The looming threat posed by billions of dollars' worth of home equity loans due to reset their interest rates in the next few years has eased somewhat, according to new regulatory data.
The Office of the Comptroller of the Currency is now predicting that $167 billion in home equity lines of credit held by the largest national banks will reset between 2014 and 2017, a 21% drop from its previous estimate.
"The numbers have come down for a variety of reasons," said Darrin Benhart, a deputy comptroller at the OCC, citing refinances, modifications, pay-offs and charge-offs.
"This represents the success banks have had in starting to address this risk issue in a proactive manner," Benhart said.
Banks originated millions of HELOCs during the housing boom, helped by rising house prices, easy credit and the fact that borrowers only pay interest during the first 10 years.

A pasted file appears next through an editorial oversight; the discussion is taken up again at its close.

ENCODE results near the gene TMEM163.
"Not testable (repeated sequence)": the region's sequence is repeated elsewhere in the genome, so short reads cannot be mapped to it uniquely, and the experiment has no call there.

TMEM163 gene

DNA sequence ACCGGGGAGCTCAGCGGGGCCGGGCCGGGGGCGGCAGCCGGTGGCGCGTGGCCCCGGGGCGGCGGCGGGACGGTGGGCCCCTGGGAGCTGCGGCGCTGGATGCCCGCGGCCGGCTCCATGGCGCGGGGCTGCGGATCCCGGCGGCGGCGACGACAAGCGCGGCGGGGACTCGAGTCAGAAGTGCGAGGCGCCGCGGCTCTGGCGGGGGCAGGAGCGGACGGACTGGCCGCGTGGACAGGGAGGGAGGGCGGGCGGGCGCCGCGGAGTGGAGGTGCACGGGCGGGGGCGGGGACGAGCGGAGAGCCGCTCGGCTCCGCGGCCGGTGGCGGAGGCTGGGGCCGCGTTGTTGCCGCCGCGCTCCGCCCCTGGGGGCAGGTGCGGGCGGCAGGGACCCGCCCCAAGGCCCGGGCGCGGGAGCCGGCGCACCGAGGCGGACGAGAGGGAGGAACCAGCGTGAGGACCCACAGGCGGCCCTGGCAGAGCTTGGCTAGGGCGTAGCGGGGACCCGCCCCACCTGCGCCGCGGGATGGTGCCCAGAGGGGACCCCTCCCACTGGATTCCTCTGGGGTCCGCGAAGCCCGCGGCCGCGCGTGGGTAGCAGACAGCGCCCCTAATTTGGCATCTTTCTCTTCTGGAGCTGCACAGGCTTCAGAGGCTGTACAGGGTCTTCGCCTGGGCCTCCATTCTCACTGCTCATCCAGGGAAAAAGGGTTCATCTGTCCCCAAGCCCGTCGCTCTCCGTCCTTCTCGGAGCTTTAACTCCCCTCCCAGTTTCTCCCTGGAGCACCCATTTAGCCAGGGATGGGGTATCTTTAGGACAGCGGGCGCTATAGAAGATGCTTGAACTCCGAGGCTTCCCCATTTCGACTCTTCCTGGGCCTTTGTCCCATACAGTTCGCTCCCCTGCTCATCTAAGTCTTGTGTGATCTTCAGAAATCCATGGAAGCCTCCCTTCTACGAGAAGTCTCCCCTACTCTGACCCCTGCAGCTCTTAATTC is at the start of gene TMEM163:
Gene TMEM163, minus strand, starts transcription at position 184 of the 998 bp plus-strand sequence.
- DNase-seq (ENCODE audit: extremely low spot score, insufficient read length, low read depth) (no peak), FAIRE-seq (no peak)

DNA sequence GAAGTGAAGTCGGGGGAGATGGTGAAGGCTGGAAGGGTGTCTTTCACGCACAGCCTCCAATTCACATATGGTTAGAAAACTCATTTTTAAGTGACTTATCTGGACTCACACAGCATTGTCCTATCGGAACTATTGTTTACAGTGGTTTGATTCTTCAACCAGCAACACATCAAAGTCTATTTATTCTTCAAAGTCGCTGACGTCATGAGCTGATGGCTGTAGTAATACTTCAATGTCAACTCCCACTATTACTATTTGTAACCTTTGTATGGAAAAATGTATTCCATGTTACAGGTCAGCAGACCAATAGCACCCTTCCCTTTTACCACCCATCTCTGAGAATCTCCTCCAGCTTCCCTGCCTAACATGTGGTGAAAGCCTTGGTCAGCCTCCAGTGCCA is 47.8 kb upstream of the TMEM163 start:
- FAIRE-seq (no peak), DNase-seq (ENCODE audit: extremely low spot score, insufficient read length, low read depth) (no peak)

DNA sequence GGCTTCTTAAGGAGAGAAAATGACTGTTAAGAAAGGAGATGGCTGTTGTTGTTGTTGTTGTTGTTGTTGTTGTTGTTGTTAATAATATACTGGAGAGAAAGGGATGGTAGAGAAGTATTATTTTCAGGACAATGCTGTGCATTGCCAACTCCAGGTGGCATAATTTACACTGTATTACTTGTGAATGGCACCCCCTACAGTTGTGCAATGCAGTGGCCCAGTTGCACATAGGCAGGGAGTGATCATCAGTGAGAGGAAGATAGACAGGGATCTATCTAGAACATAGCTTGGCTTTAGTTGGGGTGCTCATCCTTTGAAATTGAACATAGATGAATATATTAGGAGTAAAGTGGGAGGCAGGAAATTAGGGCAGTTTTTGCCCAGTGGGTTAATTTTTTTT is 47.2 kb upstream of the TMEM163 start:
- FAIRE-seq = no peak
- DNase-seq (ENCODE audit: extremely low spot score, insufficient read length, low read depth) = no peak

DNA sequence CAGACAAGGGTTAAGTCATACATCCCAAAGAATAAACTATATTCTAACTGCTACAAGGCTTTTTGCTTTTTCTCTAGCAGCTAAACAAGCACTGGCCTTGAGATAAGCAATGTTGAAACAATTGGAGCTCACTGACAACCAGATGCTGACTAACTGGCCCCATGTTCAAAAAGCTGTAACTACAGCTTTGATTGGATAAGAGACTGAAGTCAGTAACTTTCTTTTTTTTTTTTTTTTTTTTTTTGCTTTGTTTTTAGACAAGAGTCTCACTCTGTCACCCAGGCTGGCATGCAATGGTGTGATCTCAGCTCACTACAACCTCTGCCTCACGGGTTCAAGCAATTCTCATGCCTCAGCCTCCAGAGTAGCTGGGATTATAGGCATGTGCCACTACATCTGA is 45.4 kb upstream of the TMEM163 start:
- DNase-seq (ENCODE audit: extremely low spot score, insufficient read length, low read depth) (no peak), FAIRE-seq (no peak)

Now the largest cohorts of HELOCs, originated between 2004 to 2007, are resetting and many of these second liens are underwater.
The 10-year, interest-only period is expiring and $23 billion in HELOCs are due to reset this year, which means the borrowers have to start making principal and interest payments on the outstanding draws.
This can lead to payment shock if the monthly payments go up by $400 or more. In that case, borrowers will likely need a modification or some form of payment relief to avoid default, according to one housing counselor.
Previously, OCC estimated that $29 billion of HELOCs would reset in 2014. That would jump to $52 billion in 2015, $62 billion in 2016 and peak at $68 billion in 2017.
Now, OCC estimates $23 billion of HELOCs will reset in 2014 followed by $41 billion in 2015 and $49 billion in 2016 and $54 billion in 2017.